Color Of Crime

686 Words3 Pages

In her book, The Color of Crime, author Katheryn Russell-Brown analyzes the roles that race, gender, and ethnicity play on crime in the United States, particularly how African Americans are viewed and effected by the views held by law and policymakers, law enforcement officers, and judges. The second edition of Russell-Brown’s book is a revision of her first edition, originally published in 1998, which was updated to address modernity issues, topics, and cases. Throughout, Russell-Brown focused on the balancing of heavy in-depth statistical information with specific cases to exemplify her views.
The first chapter addressed the historical and current inaccurate portrayal of race in the mass media, while the second chapter discussed the conversation …show more content…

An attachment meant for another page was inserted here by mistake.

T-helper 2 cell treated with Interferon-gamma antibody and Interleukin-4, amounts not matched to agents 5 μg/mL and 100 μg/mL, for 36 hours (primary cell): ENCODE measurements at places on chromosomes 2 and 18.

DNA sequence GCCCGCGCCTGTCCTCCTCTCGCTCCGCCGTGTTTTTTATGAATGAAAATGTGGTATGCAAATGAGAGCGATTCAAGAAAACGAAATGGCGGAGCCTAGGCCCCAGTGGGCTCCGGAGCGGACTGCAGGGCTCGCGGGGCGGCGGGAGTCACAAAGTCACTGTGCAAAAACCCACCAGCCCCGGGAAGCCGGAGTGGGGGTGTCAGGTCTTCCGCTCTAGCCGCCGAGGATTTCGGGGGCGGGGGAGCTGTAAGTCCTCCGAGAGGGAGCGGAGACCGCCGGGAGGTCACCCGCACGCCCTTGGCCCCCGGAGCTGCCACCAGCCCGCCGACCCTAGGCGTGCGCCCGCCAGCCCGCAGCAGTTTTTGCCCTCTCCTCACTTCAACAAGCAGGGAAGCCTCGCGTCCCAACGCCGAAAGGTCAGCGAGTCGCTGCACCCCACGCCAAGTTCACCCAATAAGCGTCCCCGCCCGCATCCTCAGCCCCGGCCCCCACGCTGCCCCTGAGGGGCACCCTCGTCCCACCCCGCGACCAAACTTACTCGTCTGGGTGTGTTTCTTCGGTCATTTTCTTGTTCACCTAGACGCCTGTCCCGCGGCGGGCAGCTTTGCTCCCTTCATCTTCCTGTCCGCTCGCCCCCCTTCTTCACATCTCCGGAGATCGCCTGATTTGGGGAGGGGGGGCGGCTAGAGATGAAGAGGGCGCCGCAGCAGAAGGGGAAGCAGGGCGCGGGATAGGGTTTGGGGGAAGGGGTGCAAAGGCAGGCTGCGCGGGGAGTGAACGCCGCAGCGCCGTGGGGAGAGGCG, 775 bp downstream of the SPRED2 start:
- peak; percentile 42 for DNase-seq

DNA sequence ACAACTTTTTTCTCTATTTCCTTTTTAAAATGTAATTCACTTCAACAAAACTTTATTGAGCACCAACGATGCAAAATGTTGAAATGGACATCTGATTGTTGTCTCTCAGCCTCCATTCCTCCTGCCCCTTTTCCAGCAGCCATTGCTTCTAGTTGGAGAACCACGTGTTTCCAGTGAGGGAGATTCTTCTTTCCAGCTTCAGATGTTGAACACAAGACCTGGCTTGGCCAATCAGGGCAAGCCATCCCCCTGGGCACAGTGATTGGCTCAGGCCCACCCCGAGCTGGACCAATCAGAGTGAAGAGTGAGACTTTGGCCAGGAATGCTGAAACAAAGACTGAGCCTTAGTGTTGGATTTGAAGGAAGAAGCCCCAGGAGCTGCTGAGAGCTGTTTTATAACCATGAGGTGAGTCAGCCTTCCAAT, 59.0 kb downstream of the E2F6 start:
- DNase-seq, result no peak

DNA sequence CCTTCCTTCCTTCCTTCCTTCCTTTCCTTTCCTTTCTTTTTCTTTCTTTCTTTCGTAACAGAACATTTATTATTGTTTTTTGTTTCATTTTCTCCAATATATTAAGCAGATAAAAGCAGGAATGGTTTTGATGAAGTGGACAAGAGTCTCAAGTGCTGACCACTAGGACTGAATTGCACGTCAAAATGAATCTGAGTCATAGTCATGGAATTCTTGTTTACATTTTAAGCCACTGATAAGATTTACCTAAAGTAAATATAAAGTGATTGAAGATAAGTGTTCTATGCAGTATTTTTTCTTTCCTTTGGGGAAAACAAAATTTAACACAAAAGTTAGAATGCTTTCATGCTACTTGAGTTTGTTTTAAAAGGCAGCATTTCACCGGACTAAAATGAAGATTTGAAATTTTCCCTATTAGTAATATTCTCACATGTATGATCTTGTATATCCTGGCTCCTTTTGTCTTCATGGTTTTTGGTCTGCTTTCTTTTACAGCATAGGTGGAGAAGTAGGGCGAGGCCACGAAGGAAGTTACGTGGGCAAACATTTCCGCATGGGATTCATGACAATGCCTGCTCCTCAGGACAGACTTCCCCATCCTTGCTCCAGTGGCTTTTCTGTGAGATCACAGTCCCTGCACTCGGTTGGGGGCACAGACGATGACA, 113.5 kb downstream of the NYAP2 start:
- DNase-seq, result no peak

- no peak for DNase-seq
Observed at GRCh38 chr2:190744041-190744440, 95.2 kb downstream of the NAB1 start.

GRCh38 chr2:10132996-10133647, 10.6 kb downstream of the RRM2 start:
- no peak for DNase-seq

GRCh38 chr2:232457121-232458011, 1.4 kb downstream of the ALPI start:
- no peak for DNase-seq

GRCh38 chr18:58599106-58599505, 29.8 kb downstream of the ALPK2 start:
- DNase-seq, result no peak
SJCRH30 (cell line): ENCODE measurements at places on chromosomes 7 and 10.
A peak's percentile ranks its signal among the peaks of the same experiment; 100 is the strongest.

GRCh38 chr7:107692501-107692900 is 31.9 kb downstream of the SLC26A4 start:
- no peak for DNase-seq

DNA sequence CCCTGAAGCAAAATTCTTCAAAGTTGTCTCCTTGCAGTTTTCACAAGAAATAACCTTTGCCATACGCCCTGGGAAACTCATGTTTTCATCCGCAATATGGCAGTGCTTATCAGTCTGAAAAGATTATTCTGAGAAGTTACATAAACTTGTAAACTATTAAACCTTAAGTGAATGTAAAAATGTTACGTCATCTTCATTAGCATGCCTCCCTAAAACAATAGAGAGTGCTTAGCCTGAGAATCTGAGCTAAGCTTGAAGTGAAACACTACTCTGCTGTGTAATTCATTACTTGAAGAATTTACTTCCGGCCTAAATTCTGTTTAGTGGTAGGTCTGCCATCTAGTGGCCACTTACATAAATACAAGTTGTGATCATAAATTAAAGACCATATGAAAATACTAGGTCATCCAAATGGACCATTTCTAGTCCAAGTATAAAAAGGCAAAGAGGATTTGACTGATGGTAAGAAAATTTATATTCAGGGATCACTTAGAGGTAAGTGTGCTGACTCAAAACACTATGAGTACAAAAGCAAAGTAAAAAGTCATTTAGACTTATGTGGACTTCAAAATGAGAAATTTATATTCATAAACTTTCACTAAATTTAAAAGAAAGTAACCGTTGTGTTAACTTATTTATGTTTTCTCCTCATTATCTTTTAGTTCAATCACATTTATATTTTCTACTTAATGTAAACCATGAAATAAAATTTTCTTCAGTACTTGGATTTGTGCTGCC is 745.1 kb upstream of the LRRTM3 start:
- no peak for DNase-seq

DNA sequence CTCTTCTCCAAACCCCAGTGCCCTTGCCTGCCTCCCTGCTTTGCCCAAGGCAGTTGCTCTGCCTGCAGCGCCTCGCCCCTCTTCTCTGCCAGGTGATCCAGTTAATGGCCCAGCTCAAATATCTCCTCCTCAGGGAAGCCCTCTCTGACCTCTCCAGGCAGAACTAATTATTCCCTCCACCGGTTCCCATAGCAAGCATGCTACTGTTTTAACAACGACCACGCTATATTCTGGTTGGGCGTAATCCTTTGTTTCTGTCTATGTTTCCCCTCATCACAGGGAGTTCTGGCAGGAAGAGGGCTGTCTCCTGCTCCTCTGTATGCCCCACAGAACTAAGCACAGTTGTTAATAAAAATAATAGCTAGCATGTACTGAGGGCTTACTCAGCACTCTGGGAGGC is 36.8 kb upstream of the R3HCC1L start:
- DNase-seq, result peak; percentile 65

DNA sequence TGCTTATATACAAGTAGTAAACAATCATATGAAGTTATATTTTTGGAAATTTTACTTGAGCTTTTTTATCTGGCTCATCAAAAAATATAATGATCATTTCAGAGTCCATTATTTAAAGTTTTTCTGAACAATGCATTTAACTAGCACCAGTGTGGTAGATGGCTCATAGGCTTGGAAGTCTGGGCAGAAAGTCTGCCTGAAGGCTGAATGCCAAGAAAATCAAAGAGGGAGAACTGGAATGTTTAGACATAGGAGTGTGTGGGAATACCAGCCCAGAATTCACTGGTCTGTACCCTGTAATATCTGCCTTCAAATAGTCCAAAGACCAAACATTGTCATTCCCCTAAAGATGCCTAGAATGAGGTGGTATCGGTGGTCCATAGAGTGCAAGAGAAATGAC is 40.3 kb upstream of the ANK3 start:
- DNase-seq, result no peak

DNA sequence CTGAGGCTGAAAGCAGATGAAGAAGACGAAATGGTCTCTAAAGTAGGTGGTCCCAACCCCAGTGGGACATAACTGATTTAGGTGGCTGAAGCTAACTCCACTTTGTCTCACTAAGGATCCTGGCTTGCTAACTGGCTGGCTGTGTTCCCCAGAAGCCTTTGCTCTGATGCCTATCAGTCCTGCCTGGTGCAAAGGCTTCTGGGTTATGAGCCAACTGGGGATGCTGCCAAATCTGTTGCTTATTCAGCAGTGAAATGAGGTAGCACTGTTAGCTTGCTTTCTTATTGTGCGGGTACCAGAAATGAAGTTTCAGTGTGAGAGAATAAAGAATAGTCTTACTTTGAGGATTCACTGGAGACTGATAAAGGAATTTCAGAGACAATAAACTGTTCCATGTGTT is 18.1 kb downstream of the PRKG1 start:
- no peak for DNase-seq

Although at times the statistical information seemed heavy, it also seemed necessary to the overall plight of the book. That being said, it was the statistical information throughout that I also found to be pivotal to the book’s persuasive power—particularly that of the Maryland State Troopers’ legalized racial profiling of African Americans on I-95. I found it interesting because these cases were local and hit close to home for me. Also interesting was the historical crimes by race and punishment chart for Virginia which reflected that most serious crimes sentenced African Americans to death while their white counterparts received little to no punishment. One of the most important parts of the book was the discussion of the OJ Simpson trial and its effect on American society; the media’s portray divided the races, and yet, in actuality, they were actually more often either united, or less of a disparity than that published. Most interesting to me was the fact that by sheer numbers, more whites than blacks thought that Simpson was not guilty. I remember being nine that summer and watching the trial daily from my grandparent’s living room in middle Georgia—the local news interviews and even Oprah reflected the races divided—because of that, the misinformation seemed to make sense, but having now read the statistical data, I am absolutely appalled and incensed by the media’s portrayal of society’s opinions which further drew a race line in the sand, rather than striving to unite the

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